water barrel—of the desert, is believed by the Indians of the Mexican plains to be the gift of the rain gods. Within its huge hollow cylindrical fronds the rain water collects and remains there fresh for weeks. Another water-containing cactus has its giant fronds shaped like a huge candelabrum. This cactus also bears an edible fruit much the color of th pomegranate. The natives often make a preserve of it, which looks like raspberry jam. Other cactus fruits are eaten raw or boiled like vegetables.

The photograph is of a giant cactus growing near Lake Chapala—the highest navigable body of water on our continent -in the State of Jalisco, Mexico. This cactus growth is upwards of sixty-five feet in height and over one hundred in girth. It is of the variety known as the organ cactus because of the resemblance of its columnar-like fronds to the pipes of an organ.

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QUEER KOREAN GAME THE HE Koreans prefer stone fighting or

throwing to any other game. Travelers soon learn of the art acquired by stone fighters, though there is but one day in the year given over to it. If any one offend a Korean, he answers with a stone. During the war between China and Japan, the latter found their greatest difficulty in dodging missiles from roof tops and trees. All classes indulge in the habit. It is said of a Korean woman she never fails to throw a stone straight. Within bounds she is as expert as a man.

On stone-throwing day, however, mere woman is restricted to curfew time for




A NEW STYLE OF MERRY-GO-ROUND, AS SEEN IN BERLIN. The people sitting on the turntable are furnished with aeroplane wings, which they wave in a uniform direction until the table begins to turn slowly. As soon as it has started, it is easy to make it revolve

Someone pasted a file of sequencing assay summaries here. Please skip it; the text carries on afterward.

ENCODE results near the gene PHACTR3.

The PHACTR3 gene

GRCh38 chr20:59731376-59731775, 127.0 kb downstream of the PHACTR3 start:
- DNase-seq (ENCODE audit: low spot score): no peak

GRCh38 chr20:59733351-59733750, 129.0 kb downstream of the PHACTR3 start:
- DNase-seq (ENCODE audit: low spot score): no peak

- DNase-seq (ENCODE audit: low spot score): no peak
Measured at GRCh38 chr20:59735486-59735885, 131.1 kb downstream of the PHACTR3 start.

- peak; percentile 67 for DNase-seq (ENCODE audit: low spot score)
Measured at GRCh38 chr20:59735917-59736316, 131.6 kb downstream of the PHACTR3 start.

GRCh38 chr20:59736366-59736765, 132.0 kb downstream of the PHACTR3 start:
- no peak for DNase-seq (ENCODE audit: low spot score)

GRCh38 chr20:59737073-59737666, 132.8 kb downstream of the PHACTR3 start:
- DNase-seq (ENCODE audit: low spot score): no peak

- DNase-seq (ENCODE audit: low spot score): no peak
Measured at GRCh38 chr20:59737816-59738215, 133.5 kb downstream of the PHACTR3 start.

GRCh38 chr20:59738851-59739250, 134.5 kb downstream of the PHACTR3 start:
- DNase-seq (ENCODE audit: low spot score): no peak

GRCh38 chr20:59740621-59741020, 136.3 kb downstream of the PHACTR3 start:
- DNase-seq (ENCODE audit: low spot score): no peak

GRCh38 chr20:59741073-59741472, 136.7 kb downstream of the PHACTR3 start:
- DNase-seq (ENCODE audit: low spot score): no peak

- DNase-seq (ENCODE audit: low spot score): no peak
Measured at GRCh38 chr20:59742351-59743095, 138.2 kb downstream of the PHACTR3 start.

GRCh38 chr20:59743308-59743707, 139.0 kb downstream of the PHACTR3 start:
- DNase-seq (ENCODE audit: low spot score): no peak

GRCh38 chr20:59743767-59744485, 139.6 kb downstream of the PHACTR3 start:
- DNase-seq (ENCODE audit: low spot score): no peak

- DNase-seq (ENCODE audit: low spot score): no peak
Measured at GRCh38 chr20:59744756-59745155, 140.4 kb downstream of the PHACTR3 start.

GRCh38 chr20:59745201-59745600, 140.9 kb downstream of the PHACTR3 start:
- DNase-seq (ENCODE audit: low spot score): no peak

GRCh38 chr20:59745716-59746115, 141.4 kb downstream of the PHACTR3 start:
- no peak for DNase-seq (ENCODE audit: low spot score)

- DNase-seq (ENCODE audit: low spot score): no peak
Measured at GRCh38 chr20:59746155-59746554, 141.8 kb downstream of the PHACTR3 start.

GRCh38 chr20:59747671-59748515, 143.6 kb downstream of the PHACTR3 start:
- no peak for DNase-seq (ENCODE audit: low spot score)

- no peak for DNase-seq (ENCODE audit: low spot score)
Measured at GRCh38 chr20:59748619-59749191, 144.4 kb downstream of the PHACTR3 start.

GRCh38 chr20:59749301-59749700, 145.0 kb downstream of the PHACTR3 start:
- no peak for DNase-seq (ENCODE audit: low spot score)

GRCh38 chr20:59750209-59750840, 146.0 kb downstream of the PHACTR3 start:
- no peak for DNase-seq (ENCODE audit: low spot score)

quickly by waving the wings rapidly.

her pleasure as upon other days. In the forenoon. During the day they are in Land of the Morning Calm women are seclusion. allowed on the streets only during cur- In preparing for the fete, towns and few time, between twilight and early villages put aside a goodly sum of money

for the wounded, and to buy prizes for the champions. Queer bands, composed of strange instruments, mostly drums and moon fiddles, announce the opening of the festival. The participants are drawn up in two sides like an army in battle. At the signal, stone throwing begins, and soon the rules are laid aside, and the game becomes hot and furious. Game is called by some member of the squire

noble class, a village elder or a court Ch 00



PLAYING DIABOLO WITH A HUMAN BEING. Mme. Renie Furie, a young Parisian woman, nightly draws a large audience at the Nouveau Cirque. The spool in which she is carried, rolls along the wire

cable, and finally lands in the net.

Downy NESTLINGS OF THE Fish HERON. These little fellows might, at first glance, be taken for some weird little monsters. They certainly bear very slight resemblance to their long-limbed,

long-billed, long-necked parents.